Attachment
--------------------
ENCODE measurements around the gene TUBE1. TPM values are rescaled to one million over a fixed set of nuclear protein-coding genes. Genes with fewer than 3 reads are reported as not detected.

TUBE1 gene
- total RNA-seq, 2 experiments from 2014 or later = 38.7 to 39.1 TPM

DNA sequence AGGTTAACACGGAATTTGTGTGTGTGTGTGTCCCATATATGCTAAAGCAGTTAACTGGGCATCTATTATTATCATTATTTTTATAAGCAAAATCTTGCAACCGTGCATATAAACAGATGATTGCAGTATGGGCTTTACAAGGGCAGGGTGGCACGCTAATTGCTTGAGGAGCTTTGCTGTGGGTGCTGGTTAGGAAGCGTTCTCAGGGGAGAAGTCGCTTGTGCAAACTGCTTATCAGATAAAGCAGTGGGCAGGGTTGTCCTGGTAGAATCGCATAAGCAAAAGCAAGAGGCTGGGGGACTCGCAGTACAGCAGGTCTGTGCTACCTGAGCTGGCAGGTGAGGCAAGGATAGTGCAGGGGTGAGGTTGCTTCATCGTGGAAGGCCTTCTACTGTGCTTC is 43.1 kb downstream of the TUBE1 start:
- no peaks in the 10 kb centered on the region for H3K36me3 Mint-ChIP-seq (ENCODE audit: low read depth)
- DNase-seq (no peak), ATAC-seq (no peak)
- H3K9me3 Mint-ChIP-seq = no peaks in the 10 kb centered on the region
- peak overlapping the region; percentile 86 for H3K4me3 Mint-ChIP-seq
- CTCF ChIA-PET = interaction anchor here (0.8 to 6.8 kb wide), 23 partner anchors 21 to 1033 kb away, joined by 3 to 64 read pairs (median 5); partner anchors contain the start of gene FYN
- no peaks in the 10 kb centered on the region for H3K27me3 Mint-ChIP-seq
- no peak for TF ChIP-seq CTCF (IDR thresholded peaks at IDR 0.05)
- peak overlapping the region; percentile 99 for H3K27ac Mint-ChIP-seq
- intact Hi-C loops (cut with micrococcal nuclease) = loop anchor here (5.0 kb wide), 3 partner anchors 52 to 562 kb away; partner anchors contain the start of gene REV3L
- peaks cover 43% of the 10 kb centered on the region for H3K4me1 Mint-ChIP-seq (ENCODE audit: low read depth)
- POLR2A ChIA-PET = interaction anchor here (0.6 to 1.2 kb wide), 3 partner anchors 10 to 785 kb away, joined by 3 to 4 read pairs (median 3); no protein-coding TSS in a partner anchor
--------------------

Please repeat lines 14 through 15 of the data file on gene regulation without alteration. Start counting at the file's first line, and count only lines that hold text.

- peaks cover 43% of the 10 kb centered on the region for H3K4me1 Mint-ChIP-seq (ENCODE audit: low read depth)
- POLR2A ChIA-PET = interaction anchor here (0.6 to 1.2 kb wide), 3 partner anchors 10 to 785 kb away, joined by 3 to 4 read pairs (median 3); no protein-coding TSS in a partner anchor